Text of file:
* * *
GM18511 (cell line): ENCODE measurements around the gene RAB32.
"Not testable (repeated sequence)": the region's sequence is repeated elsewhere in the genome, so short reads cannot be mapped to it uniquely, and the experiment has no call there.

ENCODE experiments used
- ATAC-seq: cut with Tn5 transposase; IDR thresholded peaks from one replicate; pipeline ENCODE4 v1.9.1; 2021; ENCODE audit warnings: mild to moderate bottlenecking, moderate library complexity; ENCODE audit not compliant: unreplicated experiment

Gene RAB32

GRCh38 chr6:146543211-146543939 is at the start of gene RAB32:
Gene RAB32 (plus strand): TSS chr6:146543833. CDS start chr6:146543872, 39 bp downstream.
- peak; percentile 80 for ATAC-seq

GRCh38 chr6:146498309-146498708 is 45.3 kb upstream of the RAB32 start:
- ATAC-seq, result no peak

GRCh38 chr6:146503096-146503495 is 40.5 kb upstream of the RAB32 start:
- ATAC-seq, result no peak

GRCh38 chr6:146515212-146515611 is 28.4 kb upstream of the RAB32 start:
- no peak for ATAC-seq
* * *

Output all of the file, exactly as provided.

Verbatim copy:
GM18511 (cell line): ENCODE measurements around the gene RAB32.
"Not testable (repeated sequence)": the region's sequence is repeated elsewhere in the genome, so short reads cannot be mapped to it uniquely, and the experiment has no call there.

ENCODE experiments used
- ATAC-seq: cut with Tn5 transposase; IDR thresholded peaks from one replicate; pipeline ENCODE4 v1.9.1; 2021; ENCODE audit warnings: mild to moderate bottlenecking, moderate library complexity; ENCODE audit not compliant: unreplicated experiment

Gene RAB32

GRCh38 chr6:146543211-146543939 is at the start of gene RAB32:
Gene RAB32 (plus strand): TSS chr6:146543833. CDS start chr6:146543872, 39 bp downstream.
- peak; percentile 80 for ATAC-seq

GRCh38 chr6:146498309-146498708 is 45.3 kb upstream of the RAB32 start:
- ATAC-seq, result no peak

GRCh38 chr6:146503096-146503495 is 40.5 kb upstream of the RAB32 start:
- ATAC-seq, result no peak

GRCh38 chr6:146515212-146515611 is 28.4 kb upstream of the RAB32 start:
- no peak for ATAC-seq